First pictures with the 350D

Discussion in 'Digital SLR' started by Slack, Mar 23, 2005.

  1. Slack

    Slack Guest

    All criticism welcome.

    These are the first pictures I've ever taken, so hopefully I'll get
    better. I was so exited to play with the 350D, I totally forgot to use the
    focus points :-( And I need to get myself a a mono/tri-pod asap.

    Sorry, I don't know how to upload the exif data on pbase. Man, the more I
    look at the photos, the worse they look to me.

    http://www.pbase.com/slack/inbox
     
    Slack, Mar 23, 2005
    #1
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  2. Slack

    paul Guest

    paul, Mar 23, 2005
    #2
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  3. Slack

    G.T. Guest

    I'm still a beginner so no criticism here. One suggestion regarding focus
    points is to lock in the center focus point for awhile, focus using it, lock
    focus, then recompose. When I was excited when I first got my 300D I wasn't
    paying attention to which focus points were locking in, when using only the
    center one it forced me to pay attention to what I was focusing on.

    Here's my bird shot of the week, from XC skiing at Mammoth 1 1/2 weeks ago:

    http://homepage.mac.com/getosx/mammoth/birdie2.jpg

    That's with the old camera, the 300D with the Canon EF 35 mm f/2, shot at
    f8.

    Greg
     
    G.T., Mar 23, 2005
    #3
  4. Slack

    Alan Browne Guest


    * focus
    * tripod
    * avoid shooting 'down' towards subjects
    * avoid shots of animals from behind (unless they're heads are turned
    all the way back
    * better animal shots usually include an eye, preferably with a glint of
    sublight or flash in them.


    Cheers,
    Alan.
     
    Alan Browne, Mar 23, 2005
    #4
  5. Slack

    Jim Redelfs Guest

    EVER, or just with the new camera?
    Don't cheap-out in the tripod area, either.

    On the other hand, don't go HOG WILD like I did when I bought my tripod YEARS
    ago: It's really too bulky and heavy to haul around a lot, but it still goes
    everywhere I do. (Bogen 3040 = good exercise!)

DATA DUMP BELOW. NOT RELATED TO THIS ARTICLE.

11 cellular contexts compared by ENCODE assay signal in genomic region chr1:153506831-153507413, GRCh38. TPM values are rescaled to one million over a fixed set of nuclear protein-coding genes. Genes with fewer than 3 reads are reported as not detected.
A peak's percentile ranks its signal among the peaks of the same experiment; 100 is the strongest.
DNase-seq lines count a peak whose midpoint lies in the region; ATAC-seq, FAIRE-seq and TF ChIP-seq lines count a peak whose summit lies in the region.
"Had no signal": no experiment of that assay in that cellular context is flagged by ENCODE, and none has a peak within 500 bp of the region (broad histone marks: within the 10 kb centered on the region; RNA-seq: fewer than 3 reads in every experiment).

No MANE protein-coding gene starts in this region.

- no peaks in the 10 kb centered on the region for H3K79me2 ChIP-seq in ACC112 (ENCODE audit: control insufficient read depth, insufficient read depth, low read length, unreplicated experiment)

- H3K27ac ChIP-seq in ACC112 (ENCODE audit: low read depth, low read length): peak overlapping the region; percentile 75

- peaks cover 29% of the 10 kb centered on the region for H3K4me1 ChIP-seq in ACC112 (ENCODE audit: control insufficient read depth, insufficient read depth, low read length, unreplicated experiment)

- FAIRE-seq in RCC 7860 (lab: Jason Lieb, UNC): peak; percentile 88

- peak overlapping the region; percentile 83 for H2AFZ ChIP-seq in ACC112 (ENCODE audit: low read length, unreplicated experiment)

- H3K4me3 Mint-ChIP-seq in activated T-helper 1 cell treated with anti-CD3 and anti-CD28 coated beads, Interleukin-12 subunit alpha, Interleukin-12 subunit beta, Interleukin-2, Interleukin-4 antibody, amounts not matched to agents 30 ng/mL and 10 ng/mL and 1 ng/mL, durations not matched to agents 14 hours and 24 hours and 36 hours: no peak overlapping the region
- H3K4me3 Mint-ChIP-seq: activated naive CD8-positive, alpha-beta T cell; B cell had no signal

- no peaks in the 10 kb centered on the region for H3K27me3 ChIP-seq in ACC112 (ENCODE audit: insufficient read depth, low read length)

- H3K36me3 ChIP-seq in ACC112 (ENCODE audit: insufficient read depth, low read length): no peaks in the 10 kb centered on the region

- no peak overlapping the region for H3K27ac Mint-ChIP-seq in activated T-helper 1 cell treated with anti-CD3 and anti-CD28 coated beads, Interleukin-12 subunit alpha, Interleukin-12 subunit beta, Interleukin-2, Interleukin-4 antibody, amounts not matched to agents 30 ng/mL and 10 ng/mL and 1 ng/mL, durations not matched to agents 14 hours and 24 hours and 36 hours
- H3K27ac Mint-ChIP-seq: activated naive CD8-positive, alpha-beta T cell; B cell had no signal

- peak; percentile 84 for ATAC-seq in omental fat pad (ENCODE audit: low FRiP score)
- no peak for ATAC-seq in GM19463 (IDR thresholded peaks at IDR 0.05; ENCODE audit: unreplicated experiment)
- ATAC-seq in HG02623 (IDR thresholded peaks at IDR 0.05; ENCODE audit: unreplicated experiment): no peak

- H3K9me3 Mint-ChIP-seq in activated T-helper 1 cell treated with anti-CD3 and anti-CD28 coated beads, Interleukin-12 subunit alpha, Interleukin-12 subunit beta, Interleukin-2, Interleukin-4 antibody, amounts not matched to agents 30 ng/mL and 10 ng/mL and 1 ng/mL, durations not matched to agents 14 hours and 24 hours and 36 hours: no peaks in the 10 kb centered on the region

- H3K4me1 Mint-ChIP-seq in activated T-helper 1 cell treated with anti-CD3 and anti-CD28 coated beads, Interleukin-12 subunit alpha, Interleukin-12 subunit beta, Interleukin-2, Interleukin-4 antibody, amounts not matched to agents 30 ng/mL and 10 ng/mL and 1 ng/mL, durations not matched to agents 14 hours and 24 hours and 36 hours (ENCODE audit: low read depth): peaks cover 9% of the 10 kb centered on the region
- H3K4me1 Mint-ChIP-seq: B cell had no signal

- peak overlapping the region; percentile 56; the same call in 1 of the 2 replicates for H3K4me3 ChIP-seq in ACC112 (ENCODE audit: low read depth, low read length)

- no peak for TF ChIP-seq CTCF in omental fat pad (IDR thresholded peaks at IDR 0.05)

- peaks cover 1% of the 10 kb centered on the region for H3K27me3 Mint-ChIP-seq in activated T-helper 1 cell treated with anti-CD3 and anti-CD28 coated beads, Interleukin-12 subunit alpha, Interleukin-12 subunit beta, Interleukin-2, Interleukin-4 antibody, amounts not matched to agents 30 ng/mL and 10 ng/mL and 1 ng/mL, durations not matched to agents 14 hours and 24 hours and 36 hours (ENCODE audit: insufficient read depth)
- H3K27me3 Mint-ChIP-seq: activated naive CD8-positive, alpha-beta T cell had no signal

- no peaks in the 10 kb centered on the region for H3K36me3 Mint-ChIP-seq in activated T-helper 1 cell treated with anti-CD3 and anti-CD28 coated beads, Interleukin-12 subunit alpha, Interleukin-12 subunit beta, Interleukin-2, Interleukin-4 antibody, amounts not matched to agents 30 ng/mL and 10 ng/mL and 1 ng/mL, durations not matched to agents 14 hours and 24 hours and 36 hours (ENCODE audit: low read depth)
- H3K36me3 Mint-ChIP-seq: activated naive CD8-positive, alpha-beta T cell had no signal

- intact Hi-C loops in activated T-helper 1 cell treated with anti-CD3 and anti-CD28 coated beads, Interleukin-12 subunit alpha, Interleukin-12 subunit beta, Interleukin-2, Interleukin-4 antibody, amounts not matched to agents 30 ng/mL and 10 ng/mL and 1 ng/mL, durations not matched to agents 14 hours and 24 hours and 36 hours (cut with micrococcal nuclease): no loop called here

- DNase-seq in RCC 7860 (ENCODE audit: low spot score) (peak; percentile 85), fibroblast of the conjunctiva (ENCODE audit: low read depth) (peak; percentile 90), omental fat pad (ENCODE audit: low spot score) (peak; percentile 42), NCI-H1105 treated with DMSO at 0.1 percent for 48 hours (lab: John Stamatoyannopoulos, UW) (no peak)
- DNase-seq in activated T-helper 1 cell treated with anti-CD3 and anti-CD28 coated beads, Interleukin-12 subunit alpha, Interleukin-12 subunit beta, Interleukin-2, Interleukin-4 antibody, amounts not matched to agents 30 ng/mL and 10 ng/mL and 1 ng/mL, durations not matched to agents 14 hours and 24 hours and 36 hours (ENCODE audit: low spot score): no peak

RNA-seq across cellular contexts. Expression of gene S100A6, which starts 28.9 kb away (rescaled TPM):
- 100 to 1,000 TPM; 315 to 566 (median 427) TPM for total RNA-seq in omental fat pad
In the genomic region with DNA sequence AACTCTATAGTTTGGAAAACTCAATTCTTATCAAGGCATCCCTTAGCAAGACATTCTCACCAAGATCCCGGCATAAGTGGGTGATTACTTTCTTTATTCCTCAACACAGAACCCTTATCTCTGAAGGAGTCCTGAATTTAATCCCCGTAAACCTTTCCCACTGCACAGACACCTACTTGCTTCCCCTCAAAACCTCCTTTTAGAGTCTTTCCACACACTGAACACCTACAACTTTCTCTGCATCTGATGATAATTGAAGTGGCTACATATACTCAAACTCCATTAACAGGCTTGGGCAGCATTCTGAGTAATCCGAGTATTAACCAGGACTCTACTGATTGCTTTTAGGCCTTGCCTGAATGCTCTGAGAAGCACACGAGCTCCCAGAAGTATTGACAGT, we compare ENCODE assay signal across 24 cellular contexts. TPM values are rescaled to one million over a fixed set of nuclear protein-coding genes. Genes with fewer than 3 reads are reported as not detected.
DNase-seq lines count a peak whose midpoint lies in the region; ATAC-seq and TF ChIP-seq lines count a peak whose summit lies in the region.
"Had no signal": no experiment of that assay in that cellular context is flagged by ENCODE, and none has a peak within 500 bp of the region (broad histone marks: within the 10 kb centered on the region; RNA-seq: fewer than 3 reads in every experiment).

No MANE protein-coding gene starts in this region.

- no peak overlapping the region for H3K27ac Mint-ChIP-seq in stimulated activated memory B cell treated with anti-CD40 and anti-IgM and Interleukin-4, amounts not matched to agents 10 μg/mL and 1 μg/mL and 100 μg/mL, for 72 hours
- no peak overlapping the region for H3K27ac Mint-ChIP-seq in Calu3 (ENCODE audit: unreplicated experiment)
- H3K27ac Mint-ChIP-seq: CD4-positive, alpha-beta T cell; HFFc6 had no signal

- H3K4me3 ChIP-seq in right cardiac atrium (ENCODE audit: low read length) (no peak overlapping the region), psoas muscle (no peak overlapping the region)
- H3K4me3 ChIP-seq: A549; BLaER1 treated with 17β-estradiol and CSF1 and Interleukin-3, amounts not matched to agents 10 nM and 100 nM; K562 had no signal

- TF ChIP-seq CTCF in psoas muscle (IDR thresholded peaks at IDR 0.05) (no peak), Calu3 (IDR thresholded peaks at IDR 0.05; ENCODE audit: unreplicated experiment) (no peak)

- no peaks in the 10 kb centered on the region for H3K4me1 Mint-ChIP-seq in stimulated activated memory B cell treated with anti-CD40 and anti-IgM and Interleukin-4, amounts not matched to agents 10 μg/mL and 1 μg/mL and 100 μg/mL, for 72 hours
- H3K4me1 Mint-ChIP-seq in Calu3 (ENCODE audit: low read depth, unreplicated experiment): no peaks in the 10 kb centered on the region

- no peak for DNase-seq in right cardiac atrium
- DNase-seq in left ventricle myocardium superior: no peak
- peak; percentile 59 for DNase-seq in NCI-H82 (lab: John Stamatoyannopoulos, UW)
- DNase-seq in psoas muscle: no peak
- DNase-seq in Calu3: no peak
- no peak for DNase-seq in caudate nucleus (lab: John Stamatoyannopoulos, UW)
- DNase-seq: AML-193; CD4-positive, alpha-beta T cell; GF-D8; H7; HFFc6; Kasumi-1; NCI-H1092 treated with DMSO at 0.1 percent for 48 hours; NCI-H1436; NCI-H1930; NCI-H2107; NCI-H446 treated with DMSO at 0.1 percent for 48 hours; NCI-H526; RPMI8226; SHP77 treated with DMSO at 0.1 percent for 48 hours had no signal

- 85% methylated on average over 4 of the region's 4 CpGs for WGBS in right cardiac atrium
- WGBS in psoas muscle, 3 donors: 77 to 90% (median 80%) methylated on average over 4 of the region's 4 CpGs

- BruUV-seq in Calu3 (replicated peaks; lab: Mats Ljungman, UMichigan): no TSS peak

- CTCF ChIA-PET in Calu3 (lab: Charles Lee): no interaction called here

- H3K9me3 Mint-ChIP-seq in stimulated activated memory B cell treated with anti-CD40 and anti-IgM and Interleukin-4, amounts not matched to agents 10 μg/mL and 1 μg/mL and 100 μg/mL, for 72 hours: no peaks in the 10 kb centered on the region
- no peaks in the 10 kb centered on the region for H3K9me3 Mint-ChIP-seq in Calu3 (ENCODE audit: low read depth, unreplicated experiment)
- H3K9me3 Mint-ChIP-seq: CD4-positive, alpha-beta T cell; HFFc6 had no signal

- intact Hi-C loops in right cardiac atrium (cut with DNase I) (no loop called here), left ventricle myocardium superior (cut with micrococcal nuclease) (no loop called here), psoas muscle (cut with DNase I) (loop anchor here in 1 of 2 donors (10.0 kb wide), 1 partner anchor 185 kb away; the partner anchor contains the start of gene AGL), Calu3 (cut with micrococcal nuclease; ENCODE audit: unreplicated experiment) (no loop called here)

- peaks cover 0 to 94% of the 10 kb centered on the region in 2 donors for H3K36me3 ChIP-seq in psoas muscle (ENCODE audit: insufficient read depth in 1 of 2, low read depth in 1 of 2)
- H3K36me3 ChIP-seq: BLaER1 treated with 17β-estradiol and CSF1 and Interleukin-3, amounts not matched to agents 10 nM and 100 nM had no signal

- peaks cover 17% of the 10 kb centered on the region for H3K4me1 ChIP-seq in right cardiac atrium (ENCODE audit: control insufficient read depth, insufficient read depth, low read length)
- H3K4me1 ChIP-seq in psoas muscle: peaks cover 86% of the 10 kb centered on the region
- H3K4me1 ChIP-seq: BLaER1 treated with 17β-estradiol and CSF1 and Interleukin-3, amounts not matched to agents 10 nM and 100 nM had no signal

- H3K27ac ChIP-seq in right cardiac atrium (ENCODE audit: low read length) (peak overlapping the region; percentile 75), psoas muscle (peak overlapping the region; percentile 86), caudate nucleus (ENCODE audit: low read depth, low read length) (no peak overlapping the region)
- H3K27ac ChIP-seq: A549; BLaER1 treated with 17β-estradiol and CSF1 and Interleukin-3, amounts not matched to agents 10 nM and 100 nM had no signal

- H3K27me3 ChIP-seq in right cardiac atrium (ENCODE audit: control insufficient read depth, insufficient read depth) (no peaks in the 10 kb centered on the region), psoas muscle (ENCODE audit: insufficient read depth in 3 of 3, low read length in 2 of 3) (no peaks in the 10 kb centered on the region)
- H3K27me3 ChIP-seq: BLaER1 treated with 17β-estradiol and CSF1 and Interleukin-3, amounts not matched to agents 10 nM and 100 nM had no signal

Aw, don't be so hard on yourself. Some are pretty good and none are truly
    bad. I particularly like the one where you caught the bird with its beak
    inside the oyster. That's a rare shot.

    A good rule-of-thumb is to get down on (or up to) the level of your subject as
    much as possible.

    I admire your self-confidence that you not only put your stuff on-line so
    quickly, but you invited others to critique your work.

    Keep shooting and have fun!

    :)
    JR
     
    Jim Redelfs, Mar 23, 2005
    #5
  6. Slack

    Slack Guest

    Yeah, ever. Also, the first camera I've ever owned... I'm a slow starter
    :p 39 years old and been wanting to do this since Jr. High.


    Thank you very much.
     
    Slack, Mar 24, 2005
    #6
  7. Slack

    Slack Guest

    * focus

    Killer, that's exactly what I was looking for. Thank you.
     
    Slack, Mar 24, 2005
    #7
  8. Slack

    Slack Guest


    Just Canon's EF 75-300, 4-5.6

    I know it's a cheap lens, but it was all I could afford. Once I learn the
    basics of picture taking and get more familiar with the camera, I'll be
    more apt to buy a really nice, fast telephoto.
     
    Slack, Mar 24, 2005
    #8
  9. Slack

    Slack Guest

    I'm still a beginner so no criticism here. One suggestion regarding
    Not bad.
     
    Slack, Mar 24, 2005
    #9
  10. Slack

    Slack Guest


    I should clarify. It's not like I've never held someone else's camera and
    took pictures of them. Also, I have used our POS camera at work, but these
    are the first pictures I've taken just purely for enjoyment purposes only.
     
    Slack, Mar 24, 2005
    #10
  11. Slack

    Walter Guest

    I have not seen a bad lens yet that canon puts out. Your photo's are pretty
    good. A little more depth of field will help and a little adjustment for
    the overexposure and your there. any white object is hard to take a good
    photo of without getting it over exposed.

    Use the viewer on the camera to see how they come out when you take them
    and you'll be taking better ones in no time. I think the 350 show a
    histogram in review mode, always keep the peak of the curve to the left or
    centered and you'll avoid overexposing. you can always adjust underexposure
    in the computer.
     
    Walter, Mar 24, 2005
    #11
  12. The 24-70L is *terrible* ... that is to say, I can't afford it ... ;-)
     
    Ben Rosengart, Mar 24, 2005
    #12
  13. Slack

    Paolo Guest

    Why so much cromatic abberration on the photos?
    I mean purple friging.
     
    Paolo, Mar 24, 2005
    #13
  14. Slack

    vixen2yall Guest

    pretty good for a first time.

    note: if your going to shoot alot of water your going to wanna get a
    good polorizing filter. you can do a google on it's uses.

    cheers n happy photos
    kat
     
    vixen2yall, Mar 24, 2005
    #14
  15. Slack

    Matt Ion Guest

    EXIF data is embedded in JPGs. If it's there, Pbase should extract and
    display it. If you edited the files before uploading using a program
    that doesn't properly support EXIF, the data may have been removed.
     
    Matt Ion, Mar 25, 2005
    #15
  16. Slack

    Slack Guest


    Thanks for the reminder... I forgot about the that filter.
     
    Slack, Mar 25, 2005
    #16
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